Have you ever dreamed of flying a $350 million plane through beautiful open skies? Well, throw on your captain’s hat, because the airline industry is looking for pilots…a lot of them.
On July 22, Boeing (BA) released its pilot and technician outlook, which makes predictions for the long-term aviation market. As global economies expand, the aircraft manufacturer says the industry will need to hire 617,000 commercial airline pilots worldwide by 2035. That comes out to about 30,850 new pilots every year. In addition, the report projected that the industry would also need 679,000 additional maintenance technicians and 814,000 cabin crew to keep up with demand.
This projection came just weeks after Boeing released its commercial market outlook which predicted a worldwide demand for 39,620 new airplanes valued at $5.9 trillion over the next 20 years.
“The growing middle class in emerging economies like India, the Middle East, and Southeast Asia means that people are spending more money on travel and tourism,” says Sherry Carbary, Boeing Flight Services vice president. “So there is more demand for airplanes and for people to fly them around the world.”
Over the next 20 years, it’s expected that North America will need to add 112,000 new pilots, Europe will need 104,000, and the Middle East will need 58,000. The Asia Pacific region will likely lead the world in demand for pilots, requiring nearly 248,000 new pilots.
“About 40% of our commercial airplanes are forecasted to go to Asia,” Carbary says.
For Capt. Paul Ryder, a pilot and resource coordinator for the Air Line Pilots Association (ALPA), says growth in the airline sector is a good thing. Still, he clarifies that he doesn’t see a shortage in the number of licensed pilots — the issue is with applicants. “We’re seeing an applicant shortage in regional and fee for departure carriers,” he told Yahoo Finance. “We’re seeing this because they simply don’t offer competitive compensation packages, good working conditions, or a stable career pathway to attract people.”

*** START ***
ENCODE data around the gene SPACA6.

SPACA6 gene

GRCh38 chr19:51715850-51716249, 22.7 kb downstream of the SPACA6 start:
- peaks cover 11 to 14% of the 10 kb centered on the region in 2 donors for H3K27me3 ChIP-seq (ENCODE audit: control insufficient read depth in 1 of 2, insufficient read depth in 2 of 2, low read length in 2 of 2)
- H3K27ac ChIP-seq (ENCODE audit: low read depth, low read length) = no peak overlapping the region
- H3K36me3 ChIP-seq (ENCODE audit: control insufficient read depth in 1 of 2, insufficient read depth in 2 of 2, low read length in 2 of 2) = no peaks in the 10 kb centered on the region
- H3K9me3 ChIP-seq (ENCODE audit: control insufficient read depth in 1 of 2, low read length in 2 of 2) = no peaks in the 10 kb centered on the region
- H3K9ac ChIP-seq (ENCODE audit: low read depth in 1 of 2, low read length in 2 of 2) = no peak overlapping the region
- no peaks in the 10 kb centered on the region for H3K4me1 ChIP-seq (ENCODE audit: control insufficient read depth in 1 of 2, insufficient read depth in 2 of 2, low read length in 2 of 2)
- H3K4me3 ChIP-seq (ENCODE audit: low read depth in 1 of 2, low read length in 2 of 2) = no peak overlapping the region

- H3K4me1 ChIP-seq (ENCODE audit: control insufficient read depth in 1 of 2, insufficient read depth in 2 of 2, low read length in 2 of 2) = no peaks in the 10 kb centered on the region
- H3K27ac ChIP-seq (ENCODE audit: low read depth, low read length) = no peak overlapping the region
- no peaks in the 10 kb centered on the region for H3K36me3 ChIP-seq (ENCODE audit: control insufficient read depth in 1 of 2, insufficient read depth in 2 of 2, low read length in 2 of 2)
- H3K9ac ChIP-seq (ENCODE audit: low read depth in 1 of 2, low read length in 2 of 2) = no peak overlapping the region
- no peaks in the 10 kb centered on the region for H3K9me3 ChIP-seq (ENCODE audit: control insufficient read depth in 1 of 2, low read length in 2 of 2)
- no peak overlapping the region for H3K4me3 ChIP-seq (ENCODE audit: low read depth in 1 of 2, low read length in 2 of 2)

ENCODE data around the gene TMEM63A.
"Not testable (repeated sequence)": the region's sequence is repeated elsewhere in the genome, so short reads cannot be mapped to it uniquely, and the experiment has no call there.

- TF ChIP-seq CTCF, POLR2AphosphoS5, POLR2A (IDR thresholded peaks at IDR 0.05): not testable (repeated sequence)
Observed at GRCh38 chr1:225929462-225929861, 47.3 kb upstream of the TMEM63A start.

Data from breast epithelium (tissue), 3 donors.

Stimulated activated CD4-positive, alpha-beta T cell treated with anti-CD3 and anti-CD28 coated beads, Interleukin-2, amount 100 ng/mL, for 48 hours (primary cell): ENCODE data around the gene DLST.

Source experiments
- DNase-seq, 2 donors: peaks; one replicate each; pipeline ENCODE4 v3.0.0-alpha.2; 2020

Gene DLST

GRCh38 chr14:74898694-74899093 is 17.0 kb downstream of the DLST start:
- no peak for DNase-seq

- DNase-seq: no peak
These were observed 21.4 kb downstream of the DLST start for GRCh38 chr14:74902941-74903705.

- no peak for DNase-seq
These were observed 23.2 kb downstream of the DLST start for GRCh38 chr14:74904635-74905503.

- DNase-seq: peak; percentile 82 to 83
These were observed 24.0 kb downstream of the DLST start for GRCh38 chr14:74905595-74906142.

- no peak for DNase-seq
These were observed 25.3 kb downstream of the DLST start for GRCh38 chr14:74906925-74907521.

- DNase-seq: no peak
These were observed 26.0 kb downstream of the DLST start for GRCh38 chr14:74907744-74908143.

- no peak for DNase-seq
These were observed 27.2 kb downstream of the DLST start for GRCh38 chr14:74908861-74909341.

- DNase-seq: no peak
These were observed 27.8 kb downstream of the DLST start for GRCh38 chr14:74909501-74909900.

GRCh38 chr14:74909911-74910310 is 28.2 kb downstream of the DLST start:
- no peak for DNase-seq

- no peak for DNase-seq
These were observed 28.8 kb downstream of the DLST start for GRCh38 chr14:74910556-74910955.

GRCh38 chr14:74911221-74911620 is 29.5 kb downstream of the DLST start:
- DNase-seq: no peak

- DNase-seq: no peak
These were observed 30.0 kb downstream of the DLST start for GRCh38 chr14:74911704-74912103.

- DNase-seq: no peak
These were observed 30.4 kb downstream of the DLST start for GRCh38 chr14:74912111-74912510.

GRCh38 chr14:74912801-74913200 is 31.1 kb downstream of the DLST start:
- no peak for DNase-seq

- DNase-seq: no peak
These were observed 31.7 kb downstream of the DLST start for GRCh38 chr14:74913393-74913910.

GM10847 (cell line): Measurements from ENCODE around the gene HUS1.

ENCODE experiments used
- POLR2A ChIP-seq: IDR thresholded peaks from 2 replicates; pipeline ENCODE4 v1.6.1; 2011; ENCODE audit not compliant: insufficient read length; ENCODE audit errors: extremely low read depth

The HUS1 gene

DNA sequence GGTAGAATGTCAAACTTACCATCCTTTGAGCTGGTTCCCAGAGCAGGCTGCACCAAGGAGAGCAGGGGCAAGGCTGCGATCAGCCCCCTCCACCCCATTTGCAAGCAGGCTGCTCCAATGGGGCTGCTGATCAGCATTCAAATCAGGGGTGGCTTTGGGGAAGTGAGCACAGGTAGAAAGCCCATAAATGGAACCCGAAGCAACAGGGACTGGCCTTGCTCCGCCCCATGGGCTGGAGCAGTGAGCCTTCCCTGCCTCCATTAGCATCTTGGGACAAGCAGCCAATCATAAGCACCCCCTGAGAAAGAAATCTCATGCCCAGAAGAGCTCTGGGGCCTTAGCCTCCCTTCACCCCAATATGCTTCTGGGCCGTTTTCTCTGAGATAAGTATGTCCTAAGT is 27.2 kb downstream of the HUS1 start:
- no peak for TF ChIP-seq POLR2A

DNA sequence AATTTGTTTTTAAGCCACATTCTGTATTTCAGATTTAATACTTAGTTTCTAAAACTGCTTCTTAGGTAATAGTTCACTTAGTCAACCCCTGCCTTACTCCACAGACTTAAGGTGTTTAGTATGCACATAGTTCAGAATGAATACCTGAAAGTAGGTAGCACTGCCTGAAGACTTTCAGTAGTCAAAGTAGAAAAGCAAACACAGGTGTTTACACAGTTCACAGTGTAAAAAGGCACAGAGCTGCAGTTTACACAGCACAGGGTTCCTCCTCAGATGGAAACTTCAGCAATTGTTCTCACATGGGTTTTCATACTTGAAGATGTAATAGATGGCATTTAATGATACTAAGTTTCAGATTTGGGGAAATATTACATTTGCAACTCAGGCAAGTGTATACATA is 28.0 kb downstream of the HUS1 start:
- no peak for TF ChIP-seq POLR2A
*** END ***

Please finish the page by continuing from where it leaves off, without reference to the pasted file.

Regional carriers, like SkyWest and Express Jet, operate small planes and fly on shorter commuter routes. Airlines like these are typically where commercial pilots begin their careers, and according to the ALPA, the current average starting salary for a regional pilot is $27,350. Some airlines start pilots even lower at just $23,000 a year. Once a pilot moves up in the ranks and joins a mainline carrier like United, Delta or American Airlines, ALPA says the starting salary jumps up to $61,000. An experienced airline captain flying a large aircraft can make as much as $250,000 a year.
Considering that a young pilot in training might spend around $150,000 to attend flight school and obtain their license to fly, starting at a regional airline hardly seems worth it.
Instead, Ryder sees plenty of pilots with proper certification sign up to fly for private carriers. “What we’re seeing is that people who can work for commercial carriers pursuing other pilot opportunities, like flying private with a company like NetJets. You have to be competitive in this marketplace,” he said.
While the salary needle isn’t really moving, airlines are now focusing more of their efforts on recruitment. In March, JetBlue (JBLU) announced their Gateway Select program that is designed to train new pilots. The 15-month program costs $125,000, which can be paid in installments, and guarantees a job at JetBlue once completed.
In June, Envoy Airlines, a subsidiary of American Airlines (AAL), announced it would offer new hire pilots a $15,000 bonus when they joined the company. The regional airline also offers its pilots a guaranteed path to American Airlines without having to interview again.
The FAA mandates that pilots retire at 65; the average pilot in the US was 50 in 2014. So in addition to the global projections made by Boeing, the aging baby boomer generation increases the need for new pilots. Even with the new perks at some regional carriers, Ryder says more permanent change needs to be made to ensure a steady supply of pilots in the future.
“Pilots need reasonable and fair compensation, a work/life balance, and a stable career path,” he says. “Until we see some of these root issues addressed, there will probably remain an applicant shortage.”
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